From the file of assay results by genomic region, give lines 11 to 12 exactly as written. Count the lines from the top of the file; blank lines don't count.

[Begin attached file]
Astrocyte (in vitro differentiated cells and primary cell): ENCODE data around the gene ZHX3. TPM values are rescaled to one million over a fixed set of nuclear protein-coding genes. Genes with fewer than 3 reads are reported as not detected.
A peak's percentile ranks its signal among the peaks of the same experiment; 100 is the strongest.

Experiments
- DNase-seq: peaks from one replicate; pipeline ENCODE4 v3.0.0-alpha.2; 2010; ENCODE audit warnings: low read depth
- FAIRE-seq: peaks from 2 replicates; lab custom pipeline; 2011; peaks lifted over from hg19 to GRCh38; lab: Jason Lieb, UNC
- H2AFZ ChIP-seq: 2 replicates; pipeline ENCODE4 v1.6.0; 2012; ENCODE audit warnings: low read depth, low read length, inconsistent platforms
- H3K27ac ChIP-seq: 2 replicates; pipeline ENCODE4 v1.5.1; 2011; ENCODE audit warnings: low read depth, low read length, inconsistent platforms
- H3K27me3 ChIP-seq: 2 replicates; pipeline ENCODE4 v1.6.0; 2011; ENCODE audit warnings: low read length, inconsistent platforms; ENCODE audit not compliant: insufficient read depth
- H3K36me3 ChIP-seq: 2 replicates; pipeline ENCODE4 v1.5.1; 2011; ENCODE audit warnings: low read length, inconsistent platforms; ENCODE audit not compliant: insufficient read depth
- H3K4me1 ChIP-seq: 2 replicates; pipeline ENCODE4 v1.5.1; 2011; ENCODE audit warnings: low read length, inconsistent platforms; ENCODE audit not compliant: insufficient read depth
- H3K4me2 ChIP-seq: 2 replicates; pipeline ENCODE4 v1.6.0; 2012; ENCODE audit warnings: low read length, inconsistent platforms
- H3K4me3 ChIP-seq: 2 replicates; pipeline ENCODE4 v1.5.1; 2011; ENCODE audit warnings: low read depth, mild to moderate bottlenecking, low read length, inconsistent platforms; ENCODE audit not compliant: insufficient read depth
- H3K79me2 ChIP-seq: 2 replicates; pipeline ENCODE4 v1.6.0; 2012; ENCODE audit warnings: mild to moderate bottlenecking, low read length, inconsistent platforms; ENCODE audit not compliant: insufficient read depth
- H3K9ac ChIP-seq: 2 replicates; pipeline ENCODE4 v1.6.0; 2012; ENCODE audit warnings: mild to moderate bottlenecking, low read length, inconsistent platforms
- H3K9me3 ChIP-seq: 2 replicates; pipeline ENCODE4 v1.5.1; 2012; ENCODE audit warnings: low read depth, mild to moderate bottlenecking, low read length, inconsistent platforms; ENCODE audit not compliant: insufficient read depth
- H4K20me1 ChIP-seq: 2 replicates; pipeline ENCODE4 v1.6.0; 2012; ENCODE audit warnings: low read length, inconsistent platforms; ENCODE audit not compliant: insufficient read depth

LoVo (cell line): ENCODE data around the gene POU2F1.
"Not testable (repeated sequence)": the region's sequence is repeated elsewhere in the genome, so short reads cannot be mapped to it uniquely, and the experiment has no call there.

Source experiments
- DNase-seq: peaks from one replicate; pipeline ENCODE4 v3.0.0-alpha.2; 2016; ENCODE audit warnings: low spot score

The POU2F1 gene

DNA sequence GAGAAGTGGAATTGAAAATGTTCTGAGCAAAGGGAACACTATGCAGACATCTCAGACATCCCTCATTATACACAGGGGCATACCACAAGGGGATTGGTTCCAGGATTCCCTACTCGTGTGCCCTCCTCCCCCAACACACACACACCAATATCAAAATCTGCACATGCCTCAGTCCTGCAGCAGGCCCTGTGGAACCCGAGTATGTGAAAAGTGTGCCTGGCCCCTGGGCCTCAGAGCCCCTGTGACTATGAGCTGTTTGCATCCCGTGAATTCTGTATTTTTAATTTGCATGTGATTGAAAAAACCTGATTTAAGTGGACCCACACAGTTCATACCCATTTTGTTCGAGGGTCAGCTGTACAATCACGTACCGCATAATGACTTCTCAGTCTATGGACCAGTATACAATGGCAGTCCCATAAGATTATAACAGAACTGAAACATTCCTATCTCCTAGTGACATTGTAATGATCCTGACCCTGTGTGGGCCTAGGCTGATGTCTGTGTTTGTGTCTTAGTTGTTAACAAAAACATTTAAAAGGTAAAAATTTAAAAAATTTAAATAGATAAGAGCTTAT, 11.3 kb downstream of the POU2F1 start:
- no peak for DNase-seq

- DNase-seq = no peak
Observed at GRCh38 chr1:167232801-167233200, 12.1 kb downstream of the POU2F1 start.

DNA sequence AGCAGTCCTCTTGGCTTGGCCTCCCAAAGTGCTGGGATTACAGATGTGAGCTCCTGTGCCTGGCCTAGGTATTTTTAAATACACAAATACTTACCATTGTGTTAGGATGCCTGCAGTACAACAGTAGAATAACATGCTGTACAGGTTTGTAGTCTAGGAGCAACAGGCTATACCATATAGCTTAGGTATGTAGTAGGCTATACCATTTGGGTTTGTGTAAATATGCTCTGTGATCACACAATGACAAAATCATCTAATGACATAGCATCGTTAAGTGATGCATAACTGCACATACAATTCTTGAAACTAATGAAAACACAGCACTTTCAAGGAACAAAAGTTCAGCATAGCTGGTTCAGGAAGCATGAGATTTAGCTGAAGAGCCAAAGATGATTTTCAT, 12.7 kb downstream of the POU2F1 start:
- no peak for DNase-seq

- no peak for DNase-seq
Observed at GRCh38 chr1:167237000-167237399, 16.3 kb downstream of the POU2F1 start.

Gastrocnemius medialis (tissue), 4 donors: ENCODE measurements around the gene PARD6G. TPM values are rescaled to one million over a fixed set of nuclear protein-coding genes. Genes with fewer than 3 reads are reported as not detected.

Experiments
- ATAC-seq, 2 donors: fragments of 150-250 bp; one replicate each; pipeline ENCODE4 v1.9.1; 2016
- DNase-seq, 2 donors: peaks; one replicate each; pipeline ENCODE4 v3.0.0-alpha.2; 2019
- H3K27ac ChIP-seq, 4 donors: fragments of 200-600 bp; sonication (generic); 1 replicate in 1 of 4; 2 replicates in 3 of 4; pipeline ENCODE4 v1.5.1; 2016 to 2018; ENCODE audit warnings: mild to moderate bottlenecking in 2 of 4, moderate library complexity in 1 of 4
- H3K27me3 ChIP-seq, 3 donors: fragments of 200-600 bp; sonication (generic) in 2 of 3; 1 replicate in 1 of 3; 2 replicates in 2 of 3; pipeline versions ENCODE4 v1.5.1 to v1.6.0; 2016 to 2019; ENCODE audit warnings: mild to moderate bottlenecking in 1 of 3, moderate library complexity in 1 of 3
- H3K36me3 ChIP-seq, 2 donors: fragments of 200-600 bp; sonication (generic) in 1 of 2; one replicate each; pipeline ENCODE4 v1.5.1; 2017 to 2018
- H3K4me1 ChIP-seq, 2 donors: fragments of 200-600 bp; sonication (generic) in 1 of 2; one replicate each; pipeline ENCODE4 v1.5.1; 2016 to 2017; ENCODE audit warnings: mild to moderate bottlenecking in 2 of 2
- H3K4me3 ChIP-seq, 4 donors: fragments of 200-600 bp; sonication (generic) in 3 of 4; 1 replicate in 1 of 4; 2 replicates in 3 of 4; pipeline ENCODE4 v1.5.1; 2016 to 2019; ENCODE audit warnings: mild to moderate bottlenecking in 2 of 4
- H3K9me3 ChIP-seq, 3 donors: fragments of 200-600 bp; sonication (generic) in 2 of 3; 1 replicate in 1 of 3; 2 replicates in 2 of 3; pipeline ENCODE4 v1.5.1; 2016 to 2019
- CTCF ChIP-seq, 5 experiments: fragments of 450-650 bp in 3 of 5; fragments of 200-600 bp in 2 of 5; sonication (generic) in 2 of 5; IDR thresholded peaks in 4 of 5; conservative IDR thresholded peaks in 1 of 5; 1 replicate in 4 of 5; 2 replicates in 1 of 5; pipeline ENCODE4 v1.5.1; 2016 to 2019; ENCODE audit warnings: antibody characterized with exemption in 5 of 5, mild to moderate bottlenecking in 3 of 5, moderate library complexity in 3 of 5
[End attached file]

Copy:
- H3K4me2 ChIP-seq: 2 replicates; pipeline ENCODE4 v1.6.0; 2012; ENCODE audit warnings: low read length, inconsistent platforms
- H3K4me3 ChIP-seq: 2 replicates; pipeline ENCODE4 v1.5.1; 2011; ENCODE audit warnings: low read depth, mild to moderate bottlenecking, low read length, inconsistent platforms; ENCODE audit not compliant: insufficient read depth